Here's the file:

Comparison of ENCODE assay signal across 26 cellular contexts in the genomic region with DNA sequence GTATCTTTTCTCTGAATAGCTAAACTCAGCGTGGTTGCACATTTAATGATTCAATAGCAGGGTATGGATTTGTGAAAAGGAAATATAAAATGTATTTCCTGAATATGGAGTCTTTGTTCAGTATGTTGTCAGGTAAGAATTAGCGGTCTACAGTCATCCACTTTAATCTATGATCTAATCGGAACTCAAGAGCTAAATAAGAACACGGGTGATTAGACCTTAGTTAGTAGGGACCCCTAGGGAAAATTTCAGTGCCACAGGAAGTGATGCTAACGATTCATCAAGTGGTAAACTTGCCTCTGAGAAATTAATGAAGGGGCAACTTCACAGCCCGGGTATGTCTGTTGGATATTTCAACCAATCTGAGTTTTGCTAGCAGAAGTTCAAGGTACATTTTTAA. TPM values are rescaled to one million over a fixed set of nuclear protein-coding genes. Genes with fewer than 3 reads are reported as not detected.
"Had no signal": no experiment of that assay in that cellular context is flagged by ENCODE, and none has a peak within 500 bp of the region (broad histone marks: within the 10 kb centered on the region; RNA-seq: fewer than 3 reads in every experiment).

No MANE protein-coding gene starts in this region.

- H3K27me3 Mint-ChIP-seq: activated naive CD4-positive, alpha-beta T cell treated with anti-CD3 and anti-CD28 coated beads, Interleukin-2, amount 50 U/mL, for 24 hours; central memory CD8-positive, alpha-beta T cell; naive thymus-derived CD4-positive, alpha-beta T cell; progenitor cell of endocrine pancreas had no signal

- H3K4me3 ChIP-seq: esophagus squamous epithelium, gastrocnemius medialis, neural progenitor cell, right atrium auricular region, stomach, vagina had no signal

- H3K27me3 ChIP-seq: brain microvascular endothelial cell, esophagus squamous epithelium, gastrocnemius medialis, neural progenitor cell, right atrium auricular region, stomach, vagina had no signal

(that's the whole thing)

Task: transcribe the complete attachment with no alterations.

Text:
Comparison of ENCODE assay signal across 26 cellular contexts in the genomic region with DNA sequence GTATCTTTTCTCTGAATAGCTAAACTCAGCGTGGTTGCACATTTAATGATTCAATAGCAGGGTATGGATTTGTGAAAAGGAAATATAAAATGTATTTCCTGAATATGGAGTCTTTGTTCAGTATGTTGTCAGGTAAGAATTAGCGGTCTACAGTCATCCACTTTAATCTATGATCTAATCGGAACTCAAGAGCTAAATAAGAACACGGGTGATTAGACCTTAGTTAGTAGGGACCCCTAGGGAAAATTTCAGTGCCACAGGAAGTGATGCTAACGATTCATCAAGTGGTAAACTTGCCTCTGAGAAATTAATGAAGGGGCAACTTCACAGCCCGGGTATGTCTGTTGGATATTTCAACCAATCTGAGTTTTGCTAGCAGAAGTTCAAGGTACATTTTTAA. TPM values are rescaled to one million over a fixed set of nuclear protein-coding genes. Genes with fewer than 3 reads are reported as not detected.
"Had no signal": no experiment of that assay in that cellular context is flagged by ENCODE, and none has a peak within 500 bp of the region (broad histone marks: within the 10 kb centered on the region; RNA-seq: fewer than 3 reads in every experiment).

No MANE protein-coding gene starts in this region.

- H3K27me3 Mint-ChIP-seq: activated naive CD4-positive, alpha-beta T cell treated with anti-CD3 and anti-CD28 coated beads, Interleukin-2, amount 50 U/mL, for 24 hours; central memory CD8-positive, alpha-beta T cell; naive thymus-derived CD4-positive, alpha-beta T cell; progenitor cell of endocrine pancreas had no signal

- H3K4me3 ChIP-seq: esophagus squamous epithelium, gastrocnemius medialis, neural progenitor cell, right atrium auricular region, stomach, vagina had no signal

- H3K27me3 ChIP-seq: brain microvascular endothelial cell, esophagus squamous epithelium, gastrocnemius medialis, neural progenitor cell, right atrium auricular region, stomach, vagina had no signal